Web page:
… regardless of who discovered whom
… I want to enable this case from the open screen protocol
… technically, there needs to be advertisement of the roles each side want to play
… UX, one could act as the controller, give a prompt to initiate, receiver has a prompt to accept a connection
… let's not always assume that one side initiates the connection, it wants to be the controller
… looking for feedback or suggestions or other requirements
anssik: when we started this work we had the reverse idea of what is the companion screen
tidoust: we had the opposite use case, where we have something running on the device that wants to become a presentation
… do you envision changing the role during the presentation?
mfoltzgoogle: a more media centric use cases where the controller first launches a movie on the receiver, an actor appears on the screen, and wants to push info on the actor to the controller. it may want to launch a new piece of content on a controller or other nearby device
louay: in HbbTV, this part is not specified. the discovery of the companion screen is not as easy as discovery of the TV
… on mobile devices there are restrictions. e.g, on iOS you can't run services in the background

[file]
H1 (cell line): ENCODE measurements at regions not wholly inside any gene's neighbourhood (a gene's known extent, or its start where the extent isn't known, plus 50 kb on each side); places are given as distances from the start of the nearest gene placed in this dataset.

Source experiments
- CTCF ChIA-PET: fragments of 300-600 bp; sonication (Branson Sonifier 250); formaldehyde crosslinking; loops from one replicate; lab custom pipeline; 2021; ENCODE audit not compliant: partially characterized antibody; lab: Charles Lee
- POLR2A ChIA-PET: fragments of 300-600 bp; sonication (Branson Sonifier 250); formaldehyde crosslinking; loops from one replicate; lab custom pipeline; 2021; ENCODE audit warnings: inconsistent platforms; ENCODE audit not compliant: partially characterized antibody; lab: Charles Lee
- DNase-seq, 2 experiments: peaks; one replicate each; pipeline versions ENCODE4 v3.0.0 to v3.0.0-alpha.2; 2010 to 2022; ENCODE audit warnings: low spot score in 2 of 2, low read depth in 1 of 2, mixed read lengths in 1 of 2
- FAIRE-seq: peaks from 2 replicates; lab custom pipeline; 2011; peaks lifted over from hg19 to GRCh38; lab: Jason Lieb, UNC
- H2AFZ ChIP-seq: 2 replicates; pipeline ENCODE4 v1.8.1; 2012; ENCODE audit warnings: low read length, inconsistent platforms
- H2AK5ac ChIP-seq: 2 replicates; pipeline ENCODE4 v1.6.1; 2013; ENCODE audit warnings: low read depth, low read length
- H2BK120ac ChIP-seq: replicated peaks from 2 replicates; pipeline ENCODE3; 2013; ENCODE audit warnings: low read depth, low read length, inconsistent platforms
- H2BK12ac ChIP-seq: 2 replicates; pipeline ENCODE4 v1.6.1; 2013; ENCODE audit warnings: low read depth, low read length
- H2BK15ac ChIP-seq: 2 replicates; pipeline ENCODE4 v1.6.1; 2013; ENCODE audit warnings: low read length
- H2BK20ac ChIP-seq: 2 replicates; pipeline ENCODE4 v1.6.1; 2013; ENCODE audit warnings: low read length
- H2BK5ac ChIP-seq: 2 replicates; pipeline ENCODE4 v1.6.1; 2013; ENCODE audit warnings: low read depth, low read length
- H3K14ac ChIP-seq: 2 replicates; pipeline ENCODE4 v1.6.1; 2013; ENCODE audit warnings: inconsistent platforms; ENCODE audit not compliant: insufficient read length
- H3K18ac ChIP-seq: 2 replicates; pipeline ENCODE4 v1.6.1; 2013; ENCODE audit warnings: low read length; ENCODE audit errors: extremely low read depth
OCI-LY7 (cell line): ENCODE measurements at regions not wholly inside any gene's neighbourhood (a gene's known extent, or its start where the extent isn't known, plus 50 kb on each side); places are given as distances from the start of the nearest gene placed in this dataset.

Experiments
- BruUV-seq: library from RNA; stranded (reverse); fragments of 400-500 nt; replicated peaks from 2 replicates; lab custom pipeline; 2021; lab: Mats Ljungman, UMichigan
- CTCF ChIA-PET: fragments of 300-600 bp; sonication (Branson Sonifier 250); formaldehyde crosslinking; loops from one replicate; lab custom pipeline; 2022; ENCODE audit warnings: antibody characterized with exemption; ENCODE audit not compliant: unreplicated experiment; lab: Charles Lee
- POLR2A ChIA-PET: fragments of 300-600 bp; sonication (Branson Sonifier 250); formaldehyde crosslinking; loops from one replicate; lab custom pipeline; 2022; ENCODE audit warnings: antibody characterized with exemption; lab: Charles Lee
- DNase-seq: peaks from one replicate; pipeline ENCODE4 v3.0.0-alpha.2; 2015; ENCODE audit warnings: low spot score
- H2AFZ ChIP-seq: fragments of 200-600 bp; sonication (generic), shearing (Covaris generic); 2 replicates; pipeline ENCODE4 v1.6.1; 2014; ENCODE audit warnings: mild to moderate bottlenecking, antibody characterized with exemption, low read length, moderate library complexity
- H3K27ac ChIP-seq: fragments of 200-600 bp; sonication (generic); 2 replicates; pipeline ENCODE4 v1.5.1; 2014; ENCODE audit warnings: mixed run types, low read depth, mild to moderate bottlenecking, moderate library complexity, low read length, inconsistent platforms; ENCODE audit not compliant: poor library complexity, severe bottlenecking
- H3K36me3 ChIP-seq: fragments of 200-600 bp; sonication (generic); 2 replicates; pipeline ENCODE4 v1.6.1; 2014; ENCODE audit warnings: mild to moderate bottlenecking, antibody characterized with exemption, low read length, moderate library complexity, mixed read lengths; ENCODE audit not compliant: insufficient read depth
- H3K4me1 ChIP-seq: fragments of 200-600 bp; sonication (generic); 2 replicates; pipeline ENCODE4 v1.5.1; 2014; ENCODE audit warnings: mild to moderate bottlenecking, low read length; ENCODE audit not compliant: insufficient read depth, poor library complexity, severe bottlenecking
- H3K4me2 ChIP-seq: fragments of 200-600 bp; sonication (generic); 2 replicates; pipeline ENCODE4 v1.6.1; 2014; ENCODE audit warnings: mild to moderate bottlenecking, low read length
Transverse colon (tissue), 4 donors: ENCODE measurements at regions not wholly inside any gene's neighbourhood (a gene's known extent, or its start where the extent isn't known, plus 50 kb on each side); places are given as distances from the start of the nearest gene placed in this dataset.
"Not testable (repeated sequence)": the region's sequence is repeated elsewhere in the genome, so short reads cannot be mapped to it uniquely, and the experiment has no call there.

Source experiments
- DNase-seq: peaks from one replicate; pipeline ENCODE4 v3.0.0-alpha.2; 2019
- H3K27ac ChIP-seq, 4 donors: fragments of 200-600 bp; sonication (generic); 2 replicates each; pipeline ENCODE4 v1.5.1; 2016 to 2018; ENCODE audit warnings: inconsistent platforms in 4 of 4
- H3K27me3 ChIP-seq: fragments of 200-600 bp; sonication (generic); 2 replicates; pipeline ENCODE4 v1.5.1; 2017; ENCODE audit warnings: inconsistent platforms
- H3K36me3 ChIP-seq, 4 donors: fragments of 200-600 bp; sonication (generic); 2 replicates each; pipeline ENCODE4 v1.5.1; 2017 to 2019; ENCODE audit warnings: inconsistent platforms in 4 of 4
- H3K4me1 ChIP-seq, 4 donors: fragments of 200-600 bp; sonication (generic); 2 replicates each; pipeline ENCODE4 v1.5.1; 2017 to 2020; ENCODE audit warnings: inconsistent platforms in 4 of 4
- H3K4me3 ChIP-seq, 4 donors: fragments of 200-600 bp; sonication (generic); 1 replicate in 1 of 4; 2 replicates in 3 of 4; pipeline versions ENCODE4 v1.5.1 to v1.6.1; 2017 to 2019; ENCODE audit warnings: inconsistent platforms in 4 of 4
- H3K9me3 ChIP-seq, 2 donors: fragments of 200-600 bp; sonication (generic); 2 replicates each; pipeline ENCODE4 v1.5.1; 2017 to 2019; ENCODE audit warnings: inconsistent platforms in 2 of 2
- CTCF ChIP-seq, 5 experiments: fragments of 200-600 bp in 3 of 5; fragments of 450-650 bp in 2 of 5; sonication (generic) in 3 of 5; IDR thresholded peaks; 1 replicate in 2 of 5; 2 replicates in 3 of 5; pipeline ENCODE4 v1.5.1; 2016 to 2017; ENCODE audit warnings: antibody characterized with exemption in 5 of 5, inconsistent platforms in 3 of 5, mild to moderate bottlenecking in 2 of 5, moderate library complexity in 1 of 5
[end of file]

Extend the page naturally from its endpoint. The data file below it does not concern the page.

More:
… to do this, we used push notifications. HbbTV use case is advertisements, but the product seen on TV
… the protocol for this isn't specified, up to the manufacturer
… manufacturer remote control apps could use this
mfoltzgoogle: it would be useful to think about how we can use the Push API from a receiving context
… eg, a server push to a controlling web app
… we might be able to use mDNS to advertise that the receiver could assume the controller role, may be more compatible with mobile devices
louay: with this, this is a gap with HbbTV. how to discover the companion screen isn't specified
igarashi: is HbbTV companion screen deployed in the market?
louay: companion screen is a mandatory feature in HbbTV 2.0
[discussion of current state of HbbTV availability]
louay: HbbTV has an API for the TV to discover companion screens. can show the friendly name and launch an application